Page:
Please join us for the opening celebration of Bill Thelen’s Hotel Theory. Hotel Theory is located in the Vault Gallery and will be on view until Summer 2018.
In preparation for Hotel Theory at 21c Durham, come visit Bill Thelen, visiting artist at The Rubenstein Arts Center at Duke (The Ruby). The Ruby is a new home for making art at Duke, and Durham’s newest public programs venue. Grand Opening Party for The Ruby is on Saturday, February 3, 2018 from 1-4 PM (free; no RSVP required). For this one day only, Bill Thelen’s pop-up art installation will expand—quite literally—on Biscuit Kitchen, a 2007 piece he made in collaboration with Raleigh artist Jerstin Crosby.
ABOUT THE EXHIBITION
In 2016, Bill Thelen headed to the Obracodobra artist residency in Oaxaca, Mexico. The residency is housed within Casa Colonial, which also functions as a hotel. Thelen brought two seminal texts with him: the 19th-century French Symbolist novel A Rebours (Against Nature or Against the Grain), by Joris-Karl Huysmans, and contemporary critic Wayne Koestenbaum’s Hotel Theory, a philosophical meditation on hotel living.
These books became launching points for works in which Thelen investigates identity and influence, history and the environment. Immersed in the colors and textures of the Oaxacan landscape, and facing middle age, Thelen was inspired to create a new body of work dominated by two prominent colors (el naranja and el turquesa), which, he says, “conceptualizes and cross-pollinates ideas about the interconnectivity of states of being with the environments that influence them.”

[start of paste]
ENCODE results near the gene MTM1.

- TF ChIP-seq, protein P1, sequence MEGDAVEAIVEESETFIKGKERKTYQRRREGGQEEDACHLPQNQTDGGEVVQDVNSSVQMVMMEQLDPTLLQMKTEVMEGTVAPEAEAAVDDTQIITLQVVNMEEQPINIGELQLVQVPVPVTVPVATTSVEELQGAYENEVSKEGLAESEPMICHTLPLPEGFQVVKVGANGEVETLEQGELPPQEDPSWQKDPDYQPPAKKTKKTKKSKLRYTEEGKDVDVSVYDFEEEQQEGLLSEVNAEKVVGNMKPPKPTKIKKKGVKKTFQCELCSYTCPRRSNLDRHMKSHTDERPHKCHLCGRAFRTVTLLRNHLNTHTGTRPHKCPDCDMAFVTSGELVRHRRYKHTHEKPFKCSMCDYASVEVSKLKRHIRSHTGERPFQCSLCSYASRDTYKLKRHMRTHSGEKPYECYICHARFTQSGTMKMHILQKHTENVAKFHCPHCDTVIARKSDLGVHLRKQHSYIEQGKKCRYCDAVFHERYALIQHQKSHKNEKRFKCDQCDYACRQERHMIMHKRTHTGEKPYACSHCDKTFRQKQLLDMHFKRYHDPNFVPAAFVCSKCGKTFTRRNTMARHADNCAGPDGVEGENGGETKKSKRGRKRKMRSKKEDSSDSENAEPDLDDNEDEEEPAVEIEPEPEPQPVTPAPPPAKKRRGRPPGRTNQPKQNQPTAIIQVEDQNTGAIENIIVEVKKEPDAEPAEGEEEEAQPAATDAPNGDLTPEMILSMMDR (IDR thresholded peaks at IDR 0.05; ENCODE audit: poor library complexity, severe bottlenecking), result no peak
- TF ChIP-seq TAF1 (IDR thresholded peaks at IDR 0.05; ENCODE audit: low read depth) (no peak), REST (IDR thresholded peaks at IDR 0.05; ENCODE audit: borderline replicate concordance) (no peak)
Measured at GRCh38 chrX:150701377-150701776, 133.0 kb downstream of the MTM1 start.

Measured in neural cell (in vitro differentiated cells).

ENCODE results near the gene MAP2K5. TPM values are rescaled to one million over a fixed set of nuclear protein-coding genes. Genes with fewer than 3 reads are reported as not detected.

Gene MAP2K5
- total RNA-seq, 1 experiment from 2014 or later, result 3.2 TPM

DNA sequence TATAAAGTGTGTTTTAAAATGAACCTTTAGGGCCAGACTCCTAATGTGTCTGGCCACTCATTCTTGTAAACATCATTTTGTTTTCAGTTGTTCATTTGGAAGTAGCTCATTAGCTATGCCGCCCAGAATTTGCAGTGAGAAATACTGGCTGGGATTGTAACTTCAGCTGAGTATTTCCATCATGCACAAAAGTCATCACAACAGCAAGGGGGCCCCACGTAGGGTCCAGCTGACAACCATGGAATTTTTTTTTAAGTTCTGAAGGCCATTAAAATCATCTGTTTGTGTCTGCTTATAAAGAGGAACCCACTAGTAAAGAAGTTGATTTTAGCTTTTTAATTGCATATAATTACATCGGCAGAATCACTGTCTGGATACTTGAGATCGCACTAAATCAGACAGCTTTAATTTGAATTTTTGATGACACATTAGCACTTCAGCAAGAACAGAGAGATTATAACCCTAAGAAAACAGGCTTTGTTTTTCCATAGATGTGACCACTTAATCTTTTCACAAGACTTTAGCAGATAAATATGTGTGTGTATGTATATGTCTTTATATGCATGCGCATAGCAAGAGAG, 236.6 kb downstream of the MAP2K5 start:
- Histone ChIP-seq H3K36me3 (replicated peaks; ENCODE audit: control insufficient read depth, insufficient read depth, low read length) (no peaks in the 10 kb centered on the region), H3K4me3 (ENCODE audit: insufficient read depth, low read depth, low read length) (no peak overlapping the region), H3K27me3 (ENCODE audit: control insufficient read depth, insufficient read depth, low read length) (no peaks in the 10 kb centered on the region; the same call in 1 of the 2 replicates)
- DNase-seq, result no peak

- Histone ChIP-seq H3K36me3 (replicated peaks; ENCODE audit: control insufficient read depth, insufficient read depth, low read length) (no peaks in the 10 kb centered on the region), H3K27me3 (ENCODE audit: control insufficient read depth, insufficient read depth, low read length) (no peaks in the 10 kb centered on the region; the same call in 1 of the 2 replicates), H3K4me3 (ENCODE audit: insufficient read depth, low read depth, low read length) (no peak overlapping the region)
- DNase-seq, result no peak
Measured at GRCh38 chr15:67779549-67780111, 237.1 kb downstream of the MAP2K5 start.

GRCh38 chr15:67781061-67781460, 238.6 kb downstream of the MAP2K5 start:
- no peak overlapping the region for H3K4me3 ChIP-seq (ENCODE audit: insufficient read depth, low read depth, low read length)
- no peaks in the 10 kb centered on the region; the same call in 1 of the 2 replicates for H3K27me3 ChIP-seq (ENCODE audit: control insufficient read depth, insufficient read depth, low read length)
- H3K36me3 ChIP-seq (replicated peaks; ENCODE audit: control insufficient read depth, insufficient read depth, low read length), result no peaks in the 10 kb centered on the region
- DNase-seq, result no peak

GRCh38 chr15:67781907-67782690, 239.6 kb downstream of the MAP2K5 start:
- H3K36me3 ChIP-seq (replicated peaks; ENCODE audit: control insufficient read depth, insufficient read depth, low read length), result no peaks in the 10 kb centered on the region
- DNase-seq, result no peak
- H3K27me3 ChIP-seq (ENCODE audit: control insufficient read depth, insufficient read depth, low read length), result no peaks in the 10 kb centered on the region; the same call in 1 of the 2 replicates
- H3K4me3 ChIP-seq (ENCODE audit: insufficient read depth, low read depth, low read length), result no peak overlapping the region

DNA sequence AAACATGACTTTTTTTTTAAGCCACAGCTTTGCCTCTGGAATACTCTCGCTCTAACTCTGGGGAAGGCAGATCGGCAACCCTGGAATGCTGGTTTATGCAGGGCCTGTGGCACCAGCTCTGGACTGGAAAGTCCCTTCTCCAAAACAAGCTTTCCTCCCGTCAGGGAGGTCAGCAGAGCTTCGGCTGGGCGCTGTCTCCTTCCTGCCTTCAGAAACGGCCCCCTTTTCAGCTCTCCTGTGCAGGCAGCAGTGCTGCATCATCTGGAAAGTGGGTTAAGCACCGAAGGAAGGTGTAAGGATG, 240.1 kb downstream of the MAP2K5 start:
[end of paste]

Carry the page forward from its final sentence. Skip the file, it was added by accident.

Set within what Thelen describes as “the unrestrained environment” of 21c’s vault gallery, Hotel Theory includes individual drawings, collaged works on paper using watercolors, ink and graphite drawings, and wall painting, along with a new wall drawing and a fiber piece that utilizes fabrics sourced from Raleigh Denim.
ABOUT THE ARTIST
Bill Thelen is an artist, curator, and educator living in Raleigh, NC. He is the co-founder and former Director of Lump, a non-profit, project space located in downtown Raleigh. His work has been shown nationally and internationally, and has been reviewed in Frieze, The New York Times, Art in America, Time Out London, Sculpture, and other periodicals and online journals.